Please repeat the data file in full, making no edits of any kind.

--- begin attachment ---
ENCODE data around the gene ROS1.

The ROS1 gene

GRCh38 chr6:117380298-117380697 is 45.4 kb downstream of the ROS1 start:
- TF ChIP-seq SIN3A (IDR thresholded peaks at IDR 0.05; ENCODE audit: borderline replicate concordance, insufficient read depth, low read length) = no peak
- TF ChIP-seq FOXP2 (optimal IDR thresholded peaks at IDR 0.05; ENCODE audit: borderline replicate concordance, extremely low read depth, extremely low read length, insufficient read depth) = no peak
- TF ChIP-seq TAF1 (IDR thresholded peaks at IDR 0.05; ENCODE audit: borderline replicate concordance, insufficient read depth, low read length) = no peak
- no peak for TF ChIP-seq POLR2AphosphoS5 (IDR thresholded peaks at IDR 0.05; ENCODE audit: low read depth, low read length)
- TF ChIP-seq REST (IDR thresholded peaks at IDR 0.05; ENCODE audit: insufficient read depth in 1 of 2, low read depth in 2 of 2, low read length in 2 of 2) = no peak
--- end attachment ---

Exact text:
ENCODE data around the gene ROS1.

The ROS1 gene

GRCh38 chr6:117380298-117380697 is 45.4 kb downstream of the ROS1 start:
- TF ChIP-seq SIN3A (IDR thresholded peaks at IDR 0.05; ENCODE audit: borderline replicate concordance, insufficient read depth, low read length) = no peak
- TF ChIP-seq FOXP2 (optimal IDR thresholded peaks at IDR 0.05; ENCODE audit: borderline replicate concordance, extremely low read depth, extremely low read length, insufficient read depth) = no peak
- TF ChIP-seq TAF1 (IDR thresholded peaks at IDR 0.05; ENCODE audit: borderline replicate concordance, insufficient read depth, low read length) = no peak
- no peak for TF ChIP-seq POLR2AphosphoS5 (IDR thresholded peaks at IDR 0.05; ENCODE audit: low read depth, low read length)
- TF ChIP-seq REST (IDR thresholded peaks at IDR 0.05; ENCODE audit: insufficient read depth in 1 of 2, low read depth in 2 of 2, low read length in 2 of 2) = no peak